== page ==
Currently, these Camera Link, USB, FireWire, and GigE Vision interfaces clearly define a level of performance that system integrators can expect when specifying a camera. However, with the advent of high-speed multitap cameras, none of these standards can support data rates of higher than 765 Mbytes/s.

Realizing this, a number of higher-speed standards will need to be developed. Members of the Camera Link subcommittee of the AIA are now considering implementing a newer high-speed camera-to-digital interface to achieve data rates of 6 Gbytes/s (48 Gbits/s). Likely as not, this standard, once developed, will not be backward-compatible with the current Camera Link standard. However, the Camera Link committee is not alone in their pursuit of speed.

At the Intel Developer Forum last fall, for example, Intel demonstrated USB 3.0 that the company said would offer data-transfer rates of 4.8 Gbits/s (or 600 Mbytes/s). Although the specification is due to be released in the next few months, products based around the standard are not expected until 2009. However, this is still slower than the existing 10GBits/s Ethernet standard that will be available for consumer PCs in the same timeframe.

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Indeed, introducing a specification for a standard and then realizing the design in hardware is another matter, as witnessed with the 2007 introduction of the 1394 Trade Association 1394c standard that supports 800-Mbits/s transfers over Cat 5 cable. Despite the fact that no chipsets are yet available, the IEEE upped the ante in December 2007 with a further upgrade known as S3200, designed to increase the speed of FireWire to 3.2 Gbits/s (or 400 Mbytes/s). Like 1394c, no chipsets are available. Unlike USB 3.0 and S3200, however, high-speed chipsets are available to those developing 10 Gigabit Ethernet (10GigE) products.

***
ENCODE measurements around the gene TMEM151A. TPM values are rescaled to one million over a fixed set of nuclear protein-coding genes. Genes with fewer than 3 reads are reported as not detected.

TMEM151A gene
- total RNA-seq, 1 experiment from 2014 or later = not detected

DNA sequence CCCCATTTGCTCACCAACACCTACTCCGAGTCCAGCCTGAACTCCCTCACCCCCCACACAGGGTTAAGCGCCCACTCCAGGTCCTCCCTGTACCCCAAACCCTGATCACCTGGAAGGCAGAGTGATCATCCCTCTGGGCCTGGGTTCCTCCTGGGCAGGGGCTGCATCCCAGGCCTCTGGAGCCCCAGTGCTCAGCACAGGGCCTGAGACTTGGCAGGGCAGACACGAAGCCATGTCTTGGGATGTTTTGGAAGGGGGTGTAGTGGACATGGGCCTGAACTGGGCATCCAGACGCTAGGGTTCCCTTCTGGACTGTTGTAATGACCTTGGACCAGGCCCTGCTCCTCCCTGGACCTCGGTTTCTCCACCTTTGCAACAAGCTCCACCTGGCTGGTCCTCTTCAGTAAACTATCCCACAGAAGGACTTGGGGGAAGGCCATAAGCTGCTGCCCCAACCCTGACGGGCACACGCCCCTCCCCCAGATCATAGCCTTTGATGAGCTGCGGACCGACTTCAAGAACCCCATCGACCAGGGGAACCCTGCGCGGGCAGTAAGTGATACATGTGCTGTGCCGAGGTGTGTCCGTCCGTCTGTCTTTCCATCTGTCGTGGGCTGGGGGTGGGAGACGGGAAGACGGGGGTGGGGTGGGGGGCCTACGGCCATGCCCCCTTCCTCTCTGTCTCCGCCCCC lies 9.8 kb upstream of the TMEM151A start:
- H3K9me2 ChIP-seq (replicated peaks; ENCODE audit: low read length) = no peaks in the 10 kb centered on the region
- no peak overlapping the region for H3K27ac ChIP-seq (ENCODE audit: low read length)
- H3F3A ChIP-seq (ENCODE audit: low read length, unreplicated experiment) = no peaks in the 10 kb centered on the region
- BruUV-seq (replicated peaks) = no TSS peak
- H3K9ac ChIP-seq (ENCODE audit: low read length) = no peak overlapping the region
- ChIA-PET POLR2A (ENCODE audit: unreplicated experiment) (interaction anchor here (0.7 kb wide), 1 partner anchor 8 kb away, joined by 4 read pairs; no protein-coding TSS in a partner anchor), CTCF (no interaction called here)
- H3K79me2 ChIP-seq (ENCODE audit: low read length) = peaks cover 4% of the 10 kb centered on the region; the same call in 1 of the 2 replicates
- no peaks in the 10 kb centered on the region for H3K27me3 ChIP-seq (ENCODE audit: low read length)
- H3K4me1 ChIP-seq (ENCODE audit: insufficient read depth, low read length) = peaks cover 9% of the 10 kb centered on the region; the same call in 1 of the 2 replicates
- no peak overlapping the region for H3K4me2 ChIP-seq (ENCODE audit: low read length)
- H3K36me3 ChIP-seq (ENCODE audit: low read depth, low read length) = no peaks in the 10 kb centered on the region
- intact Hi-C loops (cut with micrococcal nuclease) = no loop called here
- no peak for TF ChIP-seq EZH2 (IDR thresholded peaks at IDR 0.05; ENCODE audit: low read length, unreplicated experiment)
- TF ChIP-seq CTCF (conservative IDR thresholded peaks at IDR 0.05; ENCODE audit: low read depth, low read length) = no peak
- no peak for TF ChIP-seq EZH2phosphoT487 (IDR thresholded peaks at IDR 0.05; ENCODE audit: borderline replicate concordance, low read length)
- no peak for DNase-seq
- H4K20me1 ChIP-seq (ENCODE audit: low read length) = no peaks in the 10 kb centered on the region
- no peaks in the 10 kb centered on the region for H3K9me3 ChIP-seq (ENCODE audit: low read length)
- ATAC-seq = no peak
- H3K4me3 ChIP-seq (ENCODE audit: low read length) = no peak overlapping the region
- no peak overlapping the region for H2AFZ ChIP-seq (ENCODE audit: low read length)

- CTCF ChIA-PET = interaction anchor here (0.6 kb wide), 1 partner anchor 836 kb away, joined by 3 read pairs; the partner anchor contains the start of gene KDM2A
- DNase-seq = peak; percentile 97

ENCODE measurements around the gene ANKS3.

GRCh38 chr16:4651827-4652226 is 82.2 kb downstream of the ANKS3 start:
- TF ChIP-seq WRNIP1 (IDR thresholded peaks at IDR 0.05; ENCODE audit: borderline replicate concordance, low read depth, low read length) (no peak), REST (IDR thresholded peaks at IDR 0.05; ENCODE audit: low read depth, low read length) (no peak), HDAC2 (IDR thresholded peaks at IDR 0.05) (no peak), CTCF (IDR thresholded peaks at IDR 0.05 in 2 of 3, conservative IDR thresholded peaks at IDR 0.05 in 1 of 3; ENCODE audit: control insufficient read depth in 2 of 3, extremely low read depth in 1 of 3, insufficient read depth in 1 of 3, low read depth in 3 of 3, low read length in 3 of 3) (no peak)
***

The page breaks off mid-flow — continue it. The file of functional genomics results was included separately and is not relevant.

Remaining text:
According to Simon Stanley, analyst at large of Heavy Reading (, many manufacturers have identified the high cost and power demands of 10GigE transponders and physical layer (PHY) devices as the key barriers to making equipment more affordable. Transponder and PHY vendors have responded with devices that cost less to manufacture and use less power. As a result, 10GigE system prices are falling, and port shipments are rising as the per-user price of 10GgiE backbone connectivity falls below the $100 mark.

Still, for camera vendors expecting to sell machine-vision cameras at an average price of $2000, $100 may prove too expensive to implement. And, if such a standard was adopted, it would likely require endorsement by the AIA GigE Vision committee.

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Computer standards can also be used to transfer data from cameras to host computers. In its x16 configuration, for example, the PCI Express bus can transfer a maximum of 4 Gbytes/s (250 Mbytes/s) in each direction over the interface. So far, however, using this interface to transfer data has only been demonstrated by Point Grey Research in a prototype camera using a x1 configuration.

The Serial Attached SCSI (SAS) standard could also theoretically be used as a camera-to-computer interface. Used to transfer data at rates of 375 Mbytes/s over 8-m cables, the standard and others, such as eSATA, are primarily developed to interface hard drives to computer systems and have not been adopted by camera vendors. No camera vendors currently support this interface.

“Though the PCI Express and SAS standards can demonstrate higher bandwidth capabilities, they are bus standards developed for use within the PC and utilize connectors that are not suitable for cameras. To truly be used within a machine-vision environment, further customization and standardization of the connectors, cables, and hardware would be required,” says Steve Kinney, director of technical pre-sales and support with JAI.